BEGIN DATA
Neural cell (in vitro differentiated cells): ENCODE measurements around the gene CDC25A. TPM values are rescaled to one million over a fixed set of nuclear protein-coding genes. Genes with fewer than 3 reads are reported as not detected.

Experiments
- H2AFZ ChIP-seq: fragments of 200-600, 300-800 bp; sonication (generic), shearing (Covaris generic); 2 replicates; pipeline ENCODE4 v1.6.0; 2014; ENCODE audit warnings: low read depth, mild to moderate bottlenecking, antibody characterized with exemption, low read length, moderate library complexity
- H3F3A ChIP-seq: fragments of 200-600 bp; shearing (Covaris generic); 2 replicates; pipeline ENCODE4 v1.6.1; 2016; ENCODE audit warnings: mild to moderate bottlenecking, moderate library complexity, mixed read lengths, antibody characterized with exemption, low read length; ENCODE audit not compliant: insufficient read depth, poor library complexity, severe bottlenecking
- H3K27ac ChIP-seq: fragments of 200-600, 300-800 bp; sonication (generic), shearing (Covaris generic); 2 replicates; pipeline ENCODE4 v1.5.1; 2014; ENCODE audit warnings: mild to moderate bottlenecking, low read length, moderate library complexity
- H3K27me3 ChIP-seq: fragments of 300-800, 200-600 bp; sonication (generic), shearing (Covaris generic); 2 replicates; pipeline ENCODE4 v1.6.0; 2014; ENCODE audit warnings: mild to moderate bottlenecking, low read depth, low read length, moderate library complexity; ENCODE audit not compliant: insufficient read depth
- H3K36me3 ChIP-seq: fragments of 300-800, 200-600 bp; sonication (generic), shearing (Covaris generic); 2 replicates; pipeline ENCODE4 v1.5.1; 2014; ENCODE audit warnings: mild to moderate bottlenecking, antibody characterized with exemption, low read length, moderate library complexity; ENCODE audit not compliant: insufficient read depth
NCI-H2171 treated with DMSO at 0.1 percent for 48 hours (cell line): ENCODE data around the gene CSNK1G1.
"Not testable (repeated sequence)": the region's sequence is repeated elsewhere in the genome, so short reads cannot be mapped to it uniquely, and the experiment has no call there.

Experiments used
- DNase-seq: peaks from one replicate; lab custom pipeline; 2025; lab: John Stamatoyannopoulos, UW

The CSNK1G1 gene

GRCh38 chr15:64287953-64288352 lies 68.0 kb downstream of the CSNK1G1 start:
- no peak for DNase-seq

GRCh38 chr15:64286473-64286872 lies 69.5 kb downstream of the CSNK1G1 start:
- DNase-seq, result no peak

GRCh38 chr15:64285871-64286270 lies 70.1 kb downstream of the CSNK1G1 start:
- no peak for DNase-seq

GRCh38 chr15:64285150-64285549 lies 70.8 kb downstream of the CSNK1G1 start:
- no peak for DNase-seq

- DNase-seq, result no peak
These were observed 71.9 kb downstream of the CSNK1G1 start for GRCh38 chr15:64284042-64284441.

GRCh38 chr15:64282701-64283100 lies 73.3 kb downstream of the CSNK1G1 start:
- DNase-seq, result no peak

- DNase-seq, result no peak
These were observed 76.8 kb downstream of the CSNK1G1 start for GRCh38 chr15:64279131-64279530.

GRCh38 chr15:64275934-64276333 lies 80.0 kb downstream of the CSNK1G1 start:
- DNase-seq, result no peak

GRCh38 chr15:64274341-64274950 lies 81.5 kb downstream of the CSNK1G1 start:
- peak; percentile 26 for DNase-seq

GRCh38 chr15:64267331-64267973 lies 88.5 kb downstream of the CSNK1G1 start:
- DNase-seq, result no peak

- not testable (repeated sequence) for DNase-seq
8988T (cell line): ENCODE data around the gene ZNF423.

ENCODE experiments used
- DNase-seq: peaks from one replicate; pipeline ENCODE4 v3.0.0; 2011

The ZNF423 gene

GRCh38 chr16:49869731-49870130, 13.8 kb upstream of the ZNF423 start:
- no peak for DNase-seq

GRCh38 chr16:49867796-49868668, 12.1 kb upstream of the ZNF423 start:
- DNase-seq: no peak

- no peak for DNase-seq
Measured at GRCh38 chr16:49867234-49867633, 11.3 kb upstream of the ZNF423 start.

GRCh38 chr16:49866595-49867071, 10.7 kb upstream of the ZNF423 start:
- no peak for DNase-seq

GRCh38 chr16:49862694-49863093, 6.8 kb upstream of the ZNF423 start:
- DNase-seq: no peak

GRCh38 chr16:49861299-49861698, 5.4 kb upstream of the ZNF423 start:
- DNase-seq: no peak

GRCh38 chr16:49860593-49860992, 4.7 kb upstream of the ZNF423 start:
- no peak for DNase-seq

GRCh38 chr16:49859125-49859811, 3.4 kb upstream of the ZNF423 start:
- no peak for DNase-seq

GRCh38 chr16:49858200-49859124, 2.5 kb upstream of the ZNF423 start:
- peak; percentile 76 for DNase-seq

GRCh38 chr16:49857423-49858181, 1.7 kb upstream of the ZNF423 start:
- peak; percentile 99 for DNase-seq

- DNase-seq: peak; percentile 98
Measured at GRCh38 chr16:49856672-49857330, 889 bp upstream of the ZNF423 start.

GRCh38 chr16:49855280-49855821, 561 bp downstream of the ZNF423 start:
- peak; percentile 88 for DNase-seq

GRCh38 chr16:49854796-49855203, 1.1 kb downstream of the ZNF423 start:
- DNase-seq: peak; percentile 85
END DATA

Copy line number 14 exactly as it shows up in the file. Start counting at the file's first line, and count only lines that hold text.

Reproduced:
- no peak for DNase-seq